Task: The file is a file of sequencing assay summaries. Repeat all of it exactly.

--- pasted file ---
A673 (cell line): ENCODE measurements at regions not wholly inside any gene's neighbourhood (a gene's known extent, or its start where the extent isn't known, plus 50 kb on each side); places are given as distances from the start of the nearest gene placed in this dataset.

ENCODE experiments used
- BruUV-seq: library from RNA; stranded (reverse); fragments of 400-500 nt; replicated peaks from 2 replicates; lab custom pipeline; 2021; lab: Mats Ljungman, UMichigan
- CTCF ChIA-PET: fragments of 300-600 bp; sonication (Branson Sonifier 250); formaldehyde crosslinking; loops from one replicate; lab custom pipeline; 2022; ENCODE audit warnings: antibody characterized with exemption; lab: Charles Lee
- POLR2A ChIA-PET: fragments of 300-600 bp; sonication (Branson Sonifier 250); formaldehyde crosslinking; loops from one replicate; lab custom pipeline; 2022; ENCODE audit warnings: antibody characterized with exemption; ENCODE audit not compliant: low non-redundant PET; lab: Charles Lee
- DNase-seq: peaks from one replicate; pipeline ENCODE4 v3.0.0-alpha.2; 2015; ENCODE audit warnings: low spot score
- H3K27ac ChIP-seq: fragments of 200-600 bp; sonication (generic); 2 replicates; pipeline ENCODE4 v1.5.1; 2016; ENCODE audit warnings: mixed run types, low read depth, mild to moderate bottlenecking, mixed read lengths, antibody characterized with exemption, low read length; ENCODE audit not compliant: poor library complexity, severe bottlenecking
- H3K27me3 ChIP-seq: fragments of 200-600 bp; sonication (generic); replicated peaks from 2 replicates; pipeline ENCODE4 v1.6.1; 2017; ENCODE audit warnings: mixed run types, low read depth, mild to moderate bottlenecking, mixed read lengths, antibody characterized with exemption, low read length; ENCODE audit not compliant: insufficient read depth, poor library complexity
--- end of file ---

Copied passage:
A673 (cell line): ENCODE measurements at regions not wholly inside any gene's neighbourhood (a gene's known extent, or its start where the extent isn't known, plus 50 kb on each side); places are given as distances from the start of the nearest gene placed in this dataset.

ENCODE experiments used
- BruUV-seq: library from RNA; stranded (reverse); fragments of 400-500 nt; replicated peaks from 2 replicates; lab custom pipeline; 2021; lab: Mats Ljungman, UMichigan
- CTCF ChIA-PET: fragments of 300-600 bp; sonication (Branson Sonifier 250); formaldehyde crosslinking; loops from one replicate; lab custom pipeline; 2022; ENCODE audit warnings: antibody characterized with exemption; lab: Charles Lee
- POLR2A ChIA-PET: fragments of 300-600 bp; sonication (Branson Sonifier 250); formaldehyde crosslinking; loops from one replicate; lab custom pipeline; 2022; ENCODE audit warnings: antibody characterized with exemption; ENCODE audit not compliant: low non-redundant PET; lab: Charles Lee
- DNase-seq: peaks from one replicate; pipeline ENCODE4 v3.0.0-alpha.2; 2015; ENCODE audit warnings: low spot score
- H3K27ac ChIP-seq: fragments of 200-600 bp; sonication (generic); 2 replicates; pipeline ENCODE4 v1.5.1; 2016; ENCODE audit warnings: mixed run types, low read depth, mild to moderate bottlenecking, mixed read lengths, antibody characterized with exemption, low read length; ENCODE audit not compliant: poor library complexity, severe bottlenecking
- H3K27me3 ChIP-seq: fragments of 200-600 bp; sonication (generic); replicated peaks from 2 replicates; pipeline ENCODE4 v1.6.1; 2017; ENCODE audit warnings: mixed run types, low read depth, mild to moderate bottlenecking, mixed read lengths, antibody characterized with exemption, low read length; ENCODE audit not compliant: insufficient read depth, poor library complexity